If you’ve ever struggled with time management (and who hasn’t?), I’d bet you’ve given the advice to prioritize. You make a list of all the things that need to be done – and even doing that is scary. Then you try to rank them in order of which ones matter the most.
It’s often really difficult to figure out priorities: is Report X more important than Call Y? Is following up with Prospect A going to bring in more money than keeping Client B sweet? And in life as a whole, is having time to exercise more important than taking your kids to a movie?
Trying to prioritize can often just create more stress: maybe the things at the top of the list get done, but the items further down are still important – and you hate to neglect them. Or perhaps your boss, partner or teachers place different priorities on things.
So what can you do?
Ask an Unthinkable Question
In one of my favorite time-management books ever (Get Everything Done and Still Have Time to Play), Mark Forster writes:
The real question is not what priority something is, but whether it should be done at all. If we don’t have the resources to do all the projects we have in hand, then the only really satisfactory solution is to cut the number of projects until they match the resources we have available.
No amount of prioritizing is going to give you more time. Prioritizing is essentially a way of saying that some items aren’t going to get done. You might as well make this a conscious decision.
What project can you ditch? (“Project” doesn’t have to be something work-related – just anything long-term that you’re working on.)
What project could you put on hold for a few months, so you’ve got time to finish what you’re currently on – properly?
Think Long Term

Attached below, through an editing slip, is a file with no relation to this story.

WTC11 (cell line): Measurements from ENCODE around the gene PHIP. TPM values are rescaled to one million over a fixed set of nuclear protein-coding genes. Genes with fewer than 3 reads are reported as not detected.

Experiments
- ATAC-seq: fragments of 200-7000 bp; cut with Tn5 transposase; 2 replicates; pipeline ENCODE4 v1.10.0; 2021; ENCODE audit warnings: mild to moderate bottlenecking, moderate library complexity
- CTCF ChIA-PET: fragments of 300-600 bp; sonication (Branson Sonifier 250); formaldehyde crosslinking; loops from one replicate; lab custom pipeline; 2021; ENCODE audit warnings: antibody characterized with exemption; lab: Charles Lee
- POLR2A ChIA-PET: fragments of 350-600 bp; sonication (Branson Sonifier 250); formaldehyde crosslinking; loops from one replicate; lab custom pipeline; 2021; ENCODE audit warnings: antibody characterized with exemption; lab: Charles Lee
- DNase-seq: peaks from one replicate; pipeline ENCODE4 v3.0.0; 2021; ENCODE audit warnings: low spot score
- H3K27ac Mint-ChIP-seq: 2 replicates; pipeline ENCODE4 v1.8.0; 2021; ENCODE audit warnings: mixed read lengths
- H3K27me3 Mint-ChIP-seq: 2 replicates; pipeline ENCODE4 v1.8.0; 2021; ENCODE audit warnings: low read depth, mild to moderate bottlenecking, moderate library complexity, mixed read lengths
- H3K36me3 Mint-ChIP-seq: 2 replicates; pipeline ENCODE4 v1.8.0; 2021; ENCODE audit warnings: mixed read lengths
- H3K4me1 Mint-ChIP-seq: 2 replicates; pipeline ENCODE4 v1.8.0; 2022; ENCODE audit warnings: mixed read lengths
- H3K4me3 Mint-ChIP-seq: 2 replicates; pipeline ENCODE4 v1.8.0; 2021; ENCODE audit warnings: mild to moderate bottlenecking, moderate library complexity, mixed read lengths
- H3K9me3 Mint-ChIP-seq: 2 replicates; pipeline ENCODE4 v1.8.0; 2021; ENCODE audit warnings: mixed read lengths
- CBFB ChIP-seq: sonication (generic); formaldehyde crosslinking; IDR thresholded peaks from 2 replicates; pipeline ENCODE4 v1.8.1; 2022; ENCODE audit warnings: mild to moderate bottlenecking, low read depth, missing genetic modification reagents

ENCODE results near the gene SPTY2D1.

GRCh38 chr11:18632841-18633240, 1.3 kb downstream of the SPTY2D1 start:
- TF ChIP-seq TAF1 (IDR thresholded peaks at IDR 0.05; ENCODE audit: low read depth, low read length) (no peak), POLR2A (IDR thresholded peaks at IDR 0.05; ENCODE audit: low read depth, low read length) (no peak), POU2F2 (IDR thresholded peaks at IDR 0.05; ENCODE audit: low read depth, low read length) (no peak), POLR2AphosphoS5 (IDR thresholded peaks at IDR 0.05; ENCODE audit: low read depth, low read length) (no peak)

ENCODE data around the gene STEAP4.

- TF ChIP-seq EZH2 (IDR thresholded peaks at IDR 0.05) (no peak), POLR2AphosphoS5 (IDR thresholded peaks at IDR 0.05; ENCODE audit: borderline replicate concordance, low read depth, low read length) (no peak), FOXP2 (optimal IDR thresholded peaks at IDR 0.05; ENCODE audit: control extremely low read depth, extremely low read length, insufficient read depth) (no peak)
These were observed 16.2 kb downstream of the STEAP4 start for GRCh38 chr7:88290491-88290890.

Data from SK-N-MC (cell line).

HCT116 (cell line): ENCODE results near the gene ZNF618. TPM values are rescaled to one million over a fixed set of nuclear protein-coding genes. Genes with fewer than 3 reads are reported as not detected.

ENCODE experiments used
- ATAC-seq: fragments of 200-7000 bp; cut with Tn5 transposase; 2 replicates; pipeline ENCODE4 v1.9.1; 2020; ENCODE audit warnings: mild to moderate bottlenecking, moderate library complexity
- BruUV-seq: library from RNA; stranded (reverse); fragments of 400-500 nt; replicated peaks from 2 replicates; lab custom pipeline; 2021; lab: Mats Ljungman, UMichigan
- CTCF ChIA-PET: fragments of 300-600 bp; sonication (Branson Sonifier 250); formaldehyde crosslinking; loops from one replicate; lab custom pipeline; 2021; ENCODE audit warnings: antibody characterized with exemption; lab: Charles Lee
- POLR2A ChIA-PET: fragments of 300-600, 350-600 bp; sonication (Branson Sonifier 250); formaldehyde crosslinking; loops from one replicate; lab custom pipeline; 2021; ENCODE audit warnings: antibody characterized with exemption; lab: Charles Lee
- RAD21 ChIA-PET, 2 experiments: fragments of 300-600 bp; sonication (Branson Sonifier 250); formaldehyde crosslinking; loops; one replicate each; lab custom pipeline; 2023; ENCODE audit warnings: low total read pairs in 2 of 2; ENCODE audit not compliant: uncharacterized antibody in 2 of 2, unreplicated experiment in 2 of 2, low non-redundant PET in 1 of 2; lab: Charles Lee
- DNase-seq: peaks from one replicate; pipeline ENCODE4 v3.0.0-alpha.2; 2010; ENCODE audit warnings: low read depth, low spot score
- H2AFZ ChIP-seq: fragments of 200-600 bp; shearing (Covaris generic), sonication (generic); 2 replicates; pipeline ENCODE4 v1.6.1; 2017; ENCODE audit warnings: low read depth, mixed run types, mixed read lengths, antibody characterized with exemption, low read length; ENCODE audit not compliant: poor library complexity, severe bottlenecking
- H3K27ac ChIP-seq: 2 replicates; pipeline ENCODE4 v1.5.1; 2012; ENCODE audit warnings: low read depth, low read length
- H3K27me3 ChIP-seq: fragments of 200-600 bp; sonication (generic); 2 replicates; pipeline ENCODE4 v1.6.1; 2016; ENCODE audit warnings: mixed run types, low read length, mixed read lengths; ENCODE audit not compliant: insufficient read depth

When you are faced with prioritizing one task over another, then figure out which is likely to matter in a year’s time – rather than just in a day or a week. Perhaps letting your exercise routine slide seems like a good short term choice, but it doesn’t look like such a great option when you think about your long term health.
Which projects are going to pay off in a year’s time? What might seem urgent right now but is unlikely to make any impact whatsoever later?
Figure Out Your Real Problems
If you’ve got too much to do, it could be because you need to let something go – as mentioned above. It could also be a reflection of some deeper problem which no amount of prioritization is going to fix. Here are a couple of common ones:
Do you find yourself wasting time? None of us are 100% efficient, but some people have a serious problem with procrastination, especially when a task requires a high energy level. If you know that you spend a lot of your time on unfulfilling pursuits that are just an excuse to put off doing the tasks on your list, then something’s wrong.
You might be in a job which doesn’t suit you. You could be chasing goals that someone else has set for you. You may simply need to strengthen your self-discipline muscles! Whatever it is, you need to tackle it in order to free up your time to do the work you want to do.
You Have Constant Interruptions
If you find that your day goes haywire as soon as other people get involved, you may need to make some serious changes to the way you work. If you can never get ten uninterrupted minutes, you’ll never make much headway on big projects. Interruptions don’t just eat your time – they also make it hard for you to get into a state of flow on your work.
Avoiding interruptions might mean implementing a new office policy – perhaps as simple as closing your door when you need to focus. If you work from home, you may need to talk to your partner, housemates or kids to explain that you need uninterrupted time.
Ultimately, you can create as many beautiful color-coded prioritized lists as you want: on their own, they aren’t much help! The real work gets done when you sit down to consciously focus on the task that you need to get done.
Do you prioritize your work? What benefits – and problems – have you found with this?
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